Anaplasmosis is basically a tickborne disease that is caused by bacteria called Anaplasma phagocytophilum. This disease is spread via the bite of an infected blacklegged tick, the same tick that transfers Lyme disease, babesiosis, Borrelia miyamotoi and Powassan virus. There is a possibility of Anaplasma phagocytophilium to be transferred through blood transfusions.
Anaplasmosis is known to be the second most commonly reported tickborne disease. In the last 5 years, the number of reported cases of anaplasmosis has increased substantially.
The best way to stay safe from anaplasmosis is to prevent tick bites. If you find a tick on your body, extract it quickly to lower down the risk of contracting anaplasmosis. See a doctor if you do get sick. Anaplasmosis is curable but it can also be a serious, and sometimes fatal, disease.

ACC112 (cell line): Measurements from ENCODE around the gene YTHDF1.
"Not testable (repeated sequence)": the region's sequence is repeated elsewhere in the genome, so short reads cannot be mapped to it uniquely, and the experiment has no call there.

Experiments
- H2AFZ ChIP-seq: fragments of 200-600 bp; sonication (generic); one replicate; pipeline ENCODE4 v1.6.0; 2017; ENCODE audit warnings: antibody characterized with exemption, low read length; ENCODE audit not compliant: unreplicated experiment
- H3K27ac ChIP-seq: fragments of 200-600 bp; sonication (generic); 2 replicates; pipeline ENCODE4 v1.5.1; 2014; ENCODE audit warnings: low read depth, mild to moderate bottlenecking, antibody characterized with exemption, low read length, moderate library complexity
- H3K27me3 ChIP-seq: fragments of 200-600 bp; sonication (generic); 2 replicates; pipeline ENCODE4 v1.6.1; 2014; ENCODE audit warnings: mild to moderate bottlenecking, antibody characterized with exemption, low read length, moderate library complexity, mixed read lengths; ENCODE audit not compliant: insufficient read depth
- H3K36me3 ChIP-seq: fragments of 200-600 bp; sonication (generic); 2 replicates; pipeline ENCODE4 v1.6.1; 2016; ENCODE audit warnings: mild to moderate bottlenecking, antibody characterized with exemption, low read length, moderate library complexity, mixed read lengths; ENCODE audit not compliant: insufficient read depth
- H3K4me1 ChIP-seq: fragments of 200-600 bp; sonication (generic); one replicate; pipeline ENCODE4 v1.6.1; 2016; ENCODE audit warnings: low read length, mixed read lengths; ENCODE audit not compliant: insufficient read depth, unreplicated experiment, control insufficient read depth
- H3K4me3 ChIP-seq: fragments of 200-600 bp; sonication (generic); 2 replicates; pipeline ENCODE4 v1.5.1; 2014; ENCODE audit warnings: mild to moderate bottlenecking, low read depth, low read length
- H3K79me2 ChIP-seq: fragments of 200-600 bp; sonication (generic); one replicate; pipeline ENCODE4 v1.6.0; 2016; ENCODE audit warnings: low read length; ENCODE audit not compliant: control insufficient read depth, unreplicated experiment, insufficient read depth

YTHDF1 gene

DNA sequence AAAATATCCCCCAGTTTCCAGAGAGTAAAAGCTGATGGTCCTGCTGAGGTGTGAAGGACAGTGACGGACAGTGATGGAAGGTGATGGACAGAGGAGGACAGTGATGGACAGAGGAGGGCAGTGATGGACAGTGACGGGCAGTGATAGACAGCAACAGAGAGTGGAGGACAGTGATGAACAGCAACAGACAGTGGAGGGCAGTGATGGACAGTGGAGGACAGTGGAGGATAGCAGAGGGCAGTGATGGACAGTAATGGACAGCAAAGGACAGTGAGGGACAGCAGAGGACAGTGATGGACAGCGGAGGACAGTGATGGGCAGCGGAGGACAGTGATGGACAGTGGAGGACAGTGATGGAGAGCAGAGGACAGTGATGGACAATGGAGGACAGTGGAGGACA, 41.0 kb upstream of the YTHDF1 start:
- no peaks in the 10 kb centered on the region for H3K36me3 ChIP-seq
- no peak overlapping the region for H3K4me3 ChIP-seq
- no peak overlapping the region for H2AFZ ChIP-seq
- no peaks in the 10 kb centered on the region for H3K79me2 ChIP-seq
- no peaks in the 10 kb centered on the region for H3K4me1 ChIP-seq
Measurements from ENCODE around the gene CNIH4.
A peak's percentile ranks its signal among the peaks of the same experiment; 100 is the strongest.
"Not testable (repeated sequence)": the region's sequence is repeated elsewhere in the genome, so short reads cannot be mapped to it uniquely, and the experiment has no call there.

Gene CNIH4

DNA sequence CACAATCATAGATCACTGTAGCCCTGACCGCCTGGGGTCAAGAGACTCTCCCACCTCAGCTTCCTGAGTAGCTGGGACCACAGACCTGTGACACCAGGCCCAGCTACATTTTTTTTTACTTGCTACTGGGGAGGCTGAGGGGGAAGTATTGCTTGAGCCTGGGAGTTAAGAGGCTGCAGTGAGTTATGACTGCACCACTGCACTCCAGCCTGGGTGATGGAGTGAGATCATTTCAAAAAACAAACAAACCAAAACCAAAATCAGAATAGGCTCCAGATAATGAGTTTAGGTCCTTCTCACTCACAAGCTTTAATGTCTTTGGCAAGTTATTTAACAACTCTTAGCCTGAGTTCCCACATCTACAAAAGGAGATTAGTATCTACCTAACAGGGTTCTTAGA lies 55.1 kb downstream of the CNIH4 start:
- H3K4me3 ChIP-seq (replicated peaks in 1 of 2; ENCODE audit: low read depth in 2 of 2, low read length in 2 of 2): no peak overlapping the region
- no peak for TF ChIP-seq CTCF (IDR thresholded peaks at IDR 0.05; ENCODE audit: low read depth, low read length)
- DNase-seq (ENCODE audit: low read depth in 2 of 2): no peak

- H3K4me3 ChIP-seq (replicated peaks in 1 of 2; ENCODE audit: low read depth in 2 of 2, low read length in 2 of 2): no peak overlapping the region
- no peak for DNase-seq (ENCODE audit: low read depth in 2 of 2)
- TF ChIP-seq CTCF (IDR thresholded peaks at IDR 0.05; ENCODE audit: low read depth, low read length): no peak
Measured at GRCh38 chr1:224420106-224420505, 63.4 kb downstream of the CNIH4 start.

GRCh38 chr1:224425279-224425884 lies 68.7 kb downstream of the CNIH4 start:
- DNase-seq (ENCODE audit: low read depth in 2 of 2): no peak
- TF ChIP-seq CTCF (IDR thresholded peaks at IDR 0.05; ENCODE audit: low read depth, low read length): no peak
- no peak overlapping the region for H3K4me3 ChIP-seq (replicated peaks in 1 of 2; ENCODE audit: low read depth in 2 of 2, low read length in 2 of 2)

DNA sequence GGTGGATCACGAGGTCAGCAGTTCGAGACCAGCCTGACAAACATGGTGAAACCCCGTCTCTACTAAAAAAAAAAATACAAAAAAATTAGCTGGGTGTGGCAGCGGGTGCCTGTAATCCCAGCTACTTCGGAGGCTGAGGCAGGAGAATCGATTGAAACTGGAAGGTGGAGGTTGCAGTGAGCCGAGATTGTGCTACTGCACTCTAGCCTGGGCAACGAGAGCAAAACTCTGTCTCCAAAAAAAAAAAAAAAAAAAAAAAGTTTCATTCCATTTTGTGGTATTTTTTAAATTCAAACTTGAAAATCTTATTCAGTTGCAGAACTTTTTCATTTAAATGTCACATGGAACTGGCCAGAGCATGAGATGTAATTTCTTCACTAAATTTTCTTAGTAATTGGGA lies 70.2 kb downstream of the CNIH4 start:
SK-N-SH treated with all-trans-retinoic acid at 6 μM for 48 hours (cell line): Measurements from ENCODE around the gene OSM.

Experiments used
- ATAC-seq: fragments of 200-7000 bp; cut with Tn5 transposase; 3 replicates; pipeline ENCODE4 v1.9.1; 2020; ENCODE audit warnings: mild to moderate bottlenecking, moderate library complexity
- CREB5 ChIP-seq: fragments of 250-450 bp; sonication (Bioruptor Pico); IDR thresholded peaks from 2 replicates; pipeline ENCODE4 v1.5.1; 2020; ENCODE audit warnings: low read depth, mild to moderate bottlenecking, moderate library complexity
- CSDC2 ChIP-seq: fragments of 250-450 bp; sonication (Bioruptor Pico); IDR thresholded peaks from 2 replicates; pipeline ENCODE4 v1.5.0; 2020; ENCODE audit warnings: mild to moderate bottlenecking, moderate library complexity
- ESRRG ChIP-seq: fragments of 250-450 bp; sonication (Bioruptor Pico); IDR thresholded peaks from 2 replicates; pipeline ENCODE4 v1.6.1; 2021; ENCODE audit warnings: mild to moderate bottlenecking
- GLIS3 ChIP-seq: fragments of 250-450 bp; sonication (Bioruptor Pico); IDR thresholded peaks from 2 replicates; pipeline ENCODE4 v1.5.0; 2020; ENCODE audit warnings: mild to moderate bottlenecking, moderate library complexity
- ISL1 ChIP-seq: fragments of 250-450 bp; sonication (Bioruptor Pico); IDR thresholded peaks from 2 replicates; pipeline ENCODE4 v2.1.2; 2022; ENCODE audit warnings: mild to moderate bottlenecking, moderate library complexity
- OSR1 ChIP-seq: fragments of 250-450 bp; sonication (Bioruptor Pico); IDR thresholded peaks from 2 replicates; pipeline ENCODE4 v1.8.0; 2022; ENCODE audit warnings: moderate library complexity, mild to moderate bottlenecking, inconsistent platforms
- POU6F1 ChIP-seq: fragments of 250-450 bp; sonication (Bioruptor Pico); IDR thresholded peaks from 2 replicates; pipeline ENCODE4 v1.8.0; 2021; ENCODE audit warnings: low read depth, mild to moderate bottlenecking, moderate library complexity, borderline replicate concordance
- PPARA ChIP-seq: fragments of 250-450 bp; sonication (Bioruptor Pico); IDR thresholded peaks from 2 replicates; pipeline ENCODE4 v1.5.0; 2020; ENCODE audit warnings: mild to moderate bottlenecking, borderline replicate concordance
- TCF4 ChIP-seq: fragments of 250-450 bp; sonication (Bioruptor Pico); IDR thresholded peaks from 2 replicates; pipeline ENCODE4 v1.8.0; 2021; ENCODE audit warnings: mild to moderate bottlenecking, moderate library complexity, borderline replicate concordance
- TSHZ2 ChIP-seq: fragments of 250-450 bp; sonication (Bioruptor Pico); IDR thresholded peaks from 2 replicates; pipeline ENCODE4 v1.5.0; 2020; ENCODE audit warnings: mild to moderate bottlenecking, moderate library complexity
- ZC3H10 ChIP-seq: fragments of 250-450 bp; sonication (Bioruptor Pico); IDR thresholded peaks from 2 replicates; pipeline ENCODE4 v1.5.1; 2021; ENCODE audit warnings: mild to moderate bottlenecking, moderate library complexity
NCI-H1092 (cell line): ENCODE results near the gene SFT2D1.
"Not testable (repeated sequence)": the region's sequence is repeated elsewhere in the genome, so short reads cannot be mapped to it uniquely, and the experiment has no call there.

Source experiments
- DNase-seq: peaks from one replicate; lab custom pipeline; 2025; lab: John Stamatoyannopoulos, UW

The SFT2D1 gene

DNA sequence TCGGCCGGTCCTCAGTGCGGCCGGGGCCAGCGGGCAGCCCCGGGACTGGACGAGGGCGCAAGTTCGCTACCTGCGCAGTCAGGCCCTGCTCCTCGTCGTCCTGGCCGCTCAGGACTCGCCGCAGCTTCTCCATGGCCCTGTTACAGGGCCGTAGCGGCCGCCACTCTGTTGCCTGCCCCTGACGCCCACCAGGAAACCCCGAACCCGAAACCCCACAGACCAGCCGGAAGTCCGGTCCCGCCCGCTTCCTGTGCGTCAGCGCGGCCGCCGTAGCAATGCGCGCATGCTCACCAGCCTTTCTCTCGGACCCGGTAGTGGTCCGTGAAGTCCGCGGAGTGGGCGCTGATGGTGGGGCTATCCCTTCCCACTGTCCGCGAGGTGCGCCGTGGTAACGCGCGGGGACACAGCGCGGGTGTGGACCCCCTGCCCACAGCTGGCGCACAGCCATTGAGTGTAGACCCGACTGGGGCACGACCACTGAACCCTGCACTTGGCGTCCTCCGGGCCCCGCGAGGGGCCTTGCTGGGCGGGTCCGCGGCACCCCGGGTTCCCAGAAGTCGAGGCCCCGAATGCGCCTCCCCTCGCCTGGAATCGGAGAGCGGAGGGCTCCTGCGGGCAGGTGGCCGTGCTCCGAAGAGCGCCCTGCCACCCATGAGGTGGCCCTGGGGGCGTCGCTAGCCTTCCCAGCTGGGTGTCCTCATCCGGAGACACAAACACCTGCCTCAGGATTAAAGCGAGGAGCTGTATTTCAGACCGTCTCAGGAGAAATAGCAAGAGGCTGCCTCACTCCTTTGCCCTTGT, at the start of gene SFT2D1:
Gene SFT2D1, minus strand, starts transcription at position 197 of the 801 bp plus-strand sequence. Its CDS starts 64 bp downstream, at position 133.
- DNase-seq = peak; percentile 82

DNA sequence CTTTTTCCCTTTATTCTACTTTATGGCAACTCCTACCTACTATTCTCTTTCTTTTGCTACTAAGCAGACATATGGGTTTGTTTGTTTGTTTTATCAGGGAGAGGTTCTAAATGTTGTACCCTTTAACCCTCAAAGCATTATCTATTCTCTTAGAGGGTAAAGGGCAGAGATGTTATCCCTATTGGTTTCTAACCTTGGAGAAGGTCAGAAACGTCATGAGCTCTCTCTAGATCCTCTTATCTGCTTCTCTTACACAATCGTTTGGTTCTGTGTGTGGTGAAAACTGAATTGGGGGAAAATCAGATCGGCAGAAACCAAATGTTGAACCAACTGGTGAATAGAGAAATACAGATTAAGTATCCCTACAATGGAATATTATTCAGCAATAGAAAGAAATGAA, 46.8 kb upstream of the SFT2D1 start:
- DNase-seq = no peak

Diagnosis of Anaplasmosis
The diagnosis of anaplasmosis can only be made by a specialized doctor. The main signs and symptoms of anaplasmosis can be either non-specific or differentiate from person-to-person, making diagnosis difficult, though blood tests can be helpful.
Symptoms of Anaplasmosis
Generally the symptoms of anaplasmosis begin 5 to 21 days after a tick bite and can include:
- Muscle pain
Not like Lyme disease, anaplasmosis does not commonly cause a rash. In fact, only 10% of people suffering with anaplasmosis report of having a rash. The most common symptoms of the disease include fever, malaise, muscle aches and headaches.
People who are suffering with anaplasmosis may also have chances to develop anemia, low white blood cell counts, low platelet counts, and elevated liver enzymes.
Anaplasmosis can be a severe illness. There is an estimate of 36% of cases in which is hospitalized for their illness. And if not treated correctly, anaplasmosis can be fatal.
Treatment of Anaplasmosis
Antibiotics can be chosen for the treatment of anaplasmosis. Early treatment of anaplasmosis is important for avoiding more severe complications from anaplasmosis.